An Argentinian judge is starting a preliminary investigation into Mohammed bin Salman. He responds to the request of human rights organization Human Rights Watch to prosecute the Saudi crown prince for crimes against humanity.
Judge Ariel Lijo agreed with the prosecutor’s request to establish whether investigations are being conducted against Mohammed in other countries as well. He also asked Human Rights Watch to give more details about the accusations against the Saudi. The judge will decide at a later time whether he will start a formal investigation.
Human Rights Watch submitted the request to prosecute Mohammed on Tuesday. According to the human rights organization, he has committed crimes in [the war on] Yemen … . The organization also wants to prosecute him for the murder of the journalist Khashoggi in the Saudi consulate in Istanbul.
US President Donald Trump’s trip to the G20 Summit in Buenos Aires, Argentina has been accompanied by an outpouring of jingoism throughout the US political establishment, targeting not just Russia, but with ever-greater belligerence, China: here.
This October 2016 video says about itself:
Stolen children of Argentina’s dictatorship search for the truth
In Argentina, during the dark days of the dictatorship, almost 500 babies were forcibly taken by the military junta from their parents, who were left-wing dissidents opposed to the regime. The parents were tortured and often executed.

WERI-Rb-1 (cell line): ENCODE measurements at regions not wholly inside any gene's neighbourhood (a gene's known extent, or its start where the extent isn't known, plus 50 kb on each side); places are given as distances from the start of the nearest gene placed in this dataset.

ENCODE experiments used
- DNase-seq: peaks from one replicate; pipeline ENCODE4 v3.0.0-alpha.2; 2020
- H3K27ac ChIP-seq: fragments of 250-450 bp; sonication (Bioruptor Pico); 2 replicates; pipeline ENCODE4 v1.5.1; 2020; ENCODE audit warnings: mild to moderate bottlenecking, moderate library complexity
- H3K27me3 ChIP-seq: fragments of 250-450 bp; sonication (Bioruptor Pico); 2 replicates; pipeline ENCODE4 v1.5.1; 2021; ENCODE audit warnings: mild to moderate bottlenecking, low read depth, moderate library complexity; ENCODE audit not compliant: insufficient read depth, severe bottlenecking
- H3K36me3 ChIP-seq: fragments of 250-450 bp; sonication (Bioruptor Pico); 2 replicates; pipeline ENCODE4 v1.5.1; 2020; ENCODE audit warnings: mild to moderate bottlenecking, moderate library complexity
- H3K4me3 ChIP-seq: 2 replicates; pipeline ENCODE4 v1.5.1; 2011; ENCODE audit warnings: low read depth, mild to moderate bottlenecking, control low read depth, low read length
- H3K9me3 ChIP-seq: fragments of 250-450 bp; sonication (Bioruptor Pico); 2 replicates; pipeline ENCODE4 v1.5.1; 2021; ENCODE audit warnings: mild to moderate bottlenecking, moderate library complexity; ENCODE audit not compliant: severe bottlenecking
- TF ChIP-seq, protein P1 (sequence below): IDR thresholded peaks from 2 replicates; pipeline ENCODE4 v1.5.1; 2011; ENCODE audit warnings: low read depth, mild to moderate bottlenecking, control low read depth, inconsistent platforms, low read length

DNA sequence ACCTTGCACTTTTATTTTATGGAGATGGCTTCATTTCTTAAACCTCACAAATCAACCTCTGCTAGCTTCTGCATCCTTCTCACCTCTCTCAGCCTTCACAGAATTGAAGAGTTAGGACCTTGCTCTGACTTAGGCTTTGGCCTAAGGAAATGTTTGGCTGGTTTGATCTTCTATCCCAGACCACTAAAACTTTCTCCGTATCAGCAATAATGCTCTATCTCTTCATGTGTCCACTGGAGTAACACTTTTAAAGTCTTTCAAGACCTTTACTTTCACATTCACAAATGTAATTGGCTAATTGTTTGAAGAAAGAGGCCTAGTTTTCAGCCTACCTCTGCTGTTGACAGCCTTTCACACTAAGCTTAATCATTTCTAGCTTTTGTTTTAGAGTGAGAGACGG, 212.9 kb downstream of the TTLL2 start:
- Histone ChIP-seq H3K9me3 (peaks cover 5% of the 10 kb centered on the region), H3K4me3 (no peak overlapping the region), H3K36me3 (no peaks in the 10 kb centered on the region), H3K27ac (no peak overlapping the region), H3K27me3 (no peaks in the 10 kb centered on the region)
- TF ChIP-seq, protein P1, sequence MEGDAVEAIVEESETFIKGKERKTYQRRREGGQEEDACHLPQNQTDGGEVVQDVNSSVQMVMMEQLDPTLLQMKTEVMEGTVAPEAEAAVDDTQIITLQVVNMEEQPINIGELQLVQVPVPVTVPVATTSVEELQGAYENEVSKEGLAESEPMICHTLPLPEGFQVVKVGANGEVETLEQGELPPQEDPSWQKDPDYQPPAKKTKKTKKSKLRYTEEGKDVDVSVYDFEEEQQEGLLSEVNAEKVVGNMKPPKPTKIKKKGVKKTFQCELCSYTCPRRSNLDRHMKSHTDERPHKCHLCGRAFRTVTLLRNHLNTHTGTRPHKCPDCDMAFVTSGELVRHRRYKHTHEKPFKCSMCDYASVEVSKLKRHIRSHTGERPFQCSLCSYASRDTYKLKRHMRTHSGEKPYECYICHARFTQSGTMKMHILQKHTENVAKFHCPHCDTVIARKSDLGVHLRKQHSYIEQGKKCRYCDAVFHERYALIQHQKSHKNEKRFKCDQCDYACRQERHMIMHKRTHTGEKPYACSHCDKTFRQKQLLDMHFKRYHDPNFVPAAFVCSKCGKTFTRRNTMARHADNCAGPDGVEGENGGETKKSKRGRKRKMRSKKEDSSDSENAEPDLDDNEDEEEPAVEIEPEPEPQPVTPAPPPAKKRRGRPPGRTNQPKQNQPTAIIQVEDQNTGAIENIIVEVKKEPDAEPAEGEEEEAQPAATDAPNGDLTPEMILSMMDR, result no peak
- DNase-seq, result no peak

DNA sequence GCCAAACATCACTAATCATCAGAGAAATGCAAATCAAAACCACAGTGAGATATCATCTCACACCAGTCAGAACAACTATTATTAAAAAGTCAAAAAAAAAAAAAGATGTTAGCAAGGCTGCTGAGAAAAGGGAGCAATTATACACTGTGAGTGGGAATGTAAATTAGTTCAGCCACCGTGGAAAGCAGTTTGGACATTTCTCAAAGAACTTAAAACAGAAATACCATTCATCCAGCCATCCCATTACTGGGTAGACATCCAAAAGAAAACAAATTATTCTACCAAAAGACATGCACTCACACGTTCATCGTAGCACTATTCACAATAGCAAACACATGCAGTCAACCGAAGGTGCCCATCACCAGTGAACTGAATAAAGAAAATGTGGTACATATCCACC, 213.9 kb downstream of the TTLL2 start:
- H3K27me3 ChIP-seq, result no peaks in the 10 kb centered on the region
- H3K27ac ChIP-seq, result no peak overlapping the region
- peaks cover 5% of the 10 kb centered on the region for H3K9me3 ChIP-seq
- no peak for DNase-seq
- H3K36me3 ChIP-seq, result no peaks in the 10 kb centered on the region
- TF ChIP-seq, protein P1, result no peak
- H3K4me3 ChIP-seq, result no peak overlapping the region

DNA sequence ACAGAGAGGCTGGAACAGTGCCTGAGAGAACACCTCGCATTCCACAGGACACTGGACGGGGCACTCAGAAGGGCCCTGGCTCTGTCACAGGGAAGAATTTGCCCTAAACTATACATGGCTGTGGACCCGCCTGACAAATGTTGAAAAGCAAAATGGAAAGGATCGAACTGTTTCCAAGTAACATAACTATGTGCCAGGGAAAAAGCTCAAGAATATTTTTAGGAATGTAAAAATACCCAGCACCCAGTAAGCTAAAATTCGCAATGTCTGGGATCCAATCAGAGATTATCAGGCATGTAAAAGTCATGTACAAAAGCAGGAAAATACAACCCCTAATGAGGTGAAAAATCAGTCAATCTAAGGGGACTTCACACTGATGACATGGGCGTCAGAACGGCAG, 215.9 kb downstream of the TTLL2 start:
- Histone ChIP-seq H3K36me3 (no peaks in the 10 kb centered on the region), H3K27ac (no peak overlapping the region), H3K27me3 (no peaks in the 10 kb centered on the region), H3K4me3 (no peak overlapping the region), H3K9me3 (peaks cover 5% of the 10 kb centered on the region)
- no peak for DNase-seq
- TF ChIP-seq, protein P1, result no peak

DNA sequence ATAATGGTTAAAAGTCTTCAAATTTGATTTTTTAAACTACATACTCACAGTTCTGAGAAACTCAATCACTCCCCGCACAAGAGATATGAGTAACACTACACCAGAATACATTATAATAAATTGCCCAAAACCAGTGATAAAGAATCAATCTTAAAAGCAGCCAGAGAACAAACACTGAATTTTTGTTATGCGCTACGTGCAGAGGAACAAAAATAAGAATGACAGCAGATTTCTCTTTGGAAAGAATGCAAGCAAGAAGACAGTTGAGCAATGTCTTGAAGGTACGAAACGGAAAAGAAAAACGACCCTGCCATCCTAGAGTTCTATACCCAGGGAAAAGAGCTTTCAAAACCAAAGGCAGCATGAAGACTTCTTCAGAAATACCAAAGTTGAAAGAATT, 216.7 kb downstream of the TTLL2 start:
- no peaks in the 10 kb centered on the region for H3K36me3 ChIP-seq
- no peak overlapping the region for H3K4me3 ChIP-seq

The young mothers, accused of “being active militants of the machinery of terrorism”, in the words of the dictator Videla, were killed or thrown into the sea from a military plane. According to human rights campaigners, around 30,000 dissidents were killed or disappeared during the junta’s rule from 1976 to 1983.
Newborns, who were often born in jail or in clandestine maternity wards, were given as spoils of war to military families or those close to the regime. Once adopted, they were given a new name and a new date of birth: a false identity.
In 1983, as the dictatorship came to an end and a civilian government was democratically elected, one group of women, “the Grandmothers of the Plaza de Mayo“, actively set out to find their missing grandchildren.
Today, forty years after the 1976 coup that brought the junta to power, and thanks to a monumental investigation, witness testimonies and DNA tests, 119 people have discovered their real identity and biological families.